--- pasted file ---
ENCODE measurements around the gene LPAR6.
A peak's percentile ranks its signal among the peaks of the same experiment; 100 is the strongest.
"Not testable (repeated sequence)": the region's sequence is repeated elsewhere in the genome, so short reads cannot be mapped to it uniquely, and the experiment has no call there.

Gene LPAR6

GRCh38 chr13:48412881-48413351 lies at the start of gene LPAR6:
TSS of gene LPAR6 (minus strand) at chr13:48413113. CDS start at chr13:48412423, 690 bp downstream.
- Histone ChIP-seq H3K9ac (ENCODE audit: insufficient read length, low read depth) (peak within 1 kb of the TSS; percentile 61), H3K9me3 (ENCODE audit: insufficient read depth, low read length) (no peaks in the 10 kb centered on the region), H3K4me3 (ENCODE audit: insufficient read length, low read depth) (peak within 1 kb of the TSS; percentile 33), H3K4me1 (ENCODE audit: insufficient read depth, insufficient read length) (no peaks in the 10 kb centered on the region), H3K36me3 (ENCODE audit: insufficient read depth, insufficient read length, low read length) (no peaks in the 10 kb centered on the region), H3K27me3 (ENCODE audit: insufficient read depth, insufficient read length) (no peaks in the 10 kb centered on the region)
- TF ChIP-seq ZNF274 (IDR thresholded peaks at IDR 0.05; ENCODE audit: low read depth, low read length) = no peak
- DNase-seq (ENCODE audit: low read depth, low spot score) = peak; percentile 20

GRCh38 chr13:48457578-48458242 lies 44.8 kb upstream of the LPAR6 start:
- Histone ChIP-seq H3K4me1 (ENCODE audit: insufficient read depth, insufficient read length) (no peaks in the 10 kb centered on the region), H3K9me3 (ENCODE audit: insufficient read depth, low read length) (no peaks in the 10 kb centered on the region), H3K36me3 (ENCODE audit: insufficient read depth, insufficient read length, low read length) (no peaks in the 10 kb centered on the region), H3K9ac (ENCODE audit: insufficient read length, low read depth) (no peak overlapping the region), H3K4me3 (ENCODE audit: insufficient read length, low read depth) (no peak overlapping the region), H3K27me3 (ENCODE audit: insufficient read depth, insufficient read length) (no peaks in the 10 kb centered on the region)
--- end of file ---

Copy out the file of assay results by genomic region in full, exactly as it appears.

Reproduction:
ENCODE measurements around the gene LPAR6.
A peak's percentile ranks its signal among the peaks of the same experiment; 100 is the strongest.
"Not testable (repeated sequence)": the region's sequence is repeated elsewhere in the genome, so short reads cannot be mapped to it uniquely, and the experiment has no call there.

Gene LPAR6

GRCh38 chr13:48412881-48413351 lies at the start of gene LPAR6:
TSS of gene LPAR6 (minus strand) at chr13:48413113. CDS start at chr13:48412423, 690 bp downstream.
- Histone ChIP-seq H3K9ac (ENCODE audit: insufficient read length, low read depth) (peak within 1 kb of the TSS; percentile 61), H3K9me3 (ENCODE audit: insufficient read depth, low read length) (no peaks in the 10 kb centered on the region), H3K4me3 (ENCODE audit: insufficient read length, low read depth) (peak within 1 kb of the TSS; percentile 33), H3K4me1 (ENCODE audit: insufficient read depth, insufficient read length) (no peaks in the 10 kb centered on the region), H3K36me3 (ENCODE audit: insufficient read depth, insufficient read length, low read length) (no peaks in the 10 kb centered on the region), H3K27me3 (ENCODE audit: insufficient read depth, insufficient read length) (no peaks in the 10 kb centered on the region)
- TF ChIP-seq ZNF274 (IDR thresholded peaks at IDR 0.05; ENCODE audit: low read depth, low read length) = no peak
- DNase-seq (ENCODE audit: low read depth, low spot score) = peak; percentile 20

GRCh38 chr13:48457578-48458242 lies 44.8 kb upstream of the LPAR6 start:
- Histone ChIP-seq H3K4me1 (ENCODE audit: insufficient read depth, insufficient read length) (no peaks in the 10 kb centered on the region), H3K9me3 (ENCODE audit: insufficient read depth, low read length) (no peaks in the 10 kb centered on the region), H3K36me3 (ENCODE audit: insufficient read depth, insufficient read length, low read length) (no peaks in the 10 kb centered on the region), H3K9ac (ENCODE audit: insufficient read length, low read depth) (no peak overlapping the region), H3K4me3 (ENCODE audit: insufficient read length, low read depth) (no peak overlapping the region), H3K27me3 (ENCODE audit: insufficient read depth, insufficient read length) (no peaks in the 10 kb centered on the region)